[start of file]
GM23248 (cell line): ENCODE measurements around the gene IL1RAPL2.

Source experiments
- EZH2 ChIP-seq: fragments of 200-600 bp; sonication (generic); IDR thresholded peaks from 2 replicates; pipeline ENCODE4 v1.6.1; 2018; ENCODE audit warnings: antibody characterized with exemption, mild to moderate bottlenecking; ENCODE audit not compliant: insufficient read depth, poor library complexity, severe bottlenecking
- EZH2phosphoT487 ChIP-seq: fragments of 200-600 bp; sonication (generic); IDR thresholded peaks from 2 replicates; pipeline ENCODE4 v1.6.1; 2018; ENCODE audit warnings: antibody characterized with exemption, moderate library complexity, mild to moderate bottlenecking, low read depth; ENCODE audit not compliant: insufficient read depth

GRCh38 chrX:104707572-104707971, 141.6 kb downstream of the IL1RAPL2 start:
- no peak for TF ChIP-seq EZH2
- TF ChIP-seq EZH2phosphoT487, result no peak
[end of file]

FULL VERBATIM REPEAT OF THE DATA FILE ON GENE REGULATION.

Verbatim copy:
GM23248 (cell line): ENCODE measurements around the gene IL1RAPL2.

Source experiments
- EZH2 ChIP-seq: fragments of 200-600 bp; sonication (generic); IDR thresholded peaks from 2 replicates; pipeline ENCODE4 v1.6.1; 2018; ENCODE audit warnings: antibody characterized with exemption, mild to moderate bottlenecking; ENCODE audit not compliant: insufficient read depth, poor library complexity, severe bottlenecking
- EZH2phosphoT487 ChIP-seq: fragments of 200-600 bp; sonication (generic); IDR thresholded peaks from 2 replicates; pipeline ENCODE4 v1.6.1; 2018; ENCODE audit warnings: antibody characterized with exemption, moderate library complexity, mild to moderate bottlenecking, low read depth; ENCODE audit not compliant: insufficient read depth

GRCh38 chrX:104707572-104707971, 141.6 kb downstream of the IL1RAPL2 start:
- no peak for TF ChIP-seq EZH2
- TF ChIP-seq EZH2phosphoT487, result no peak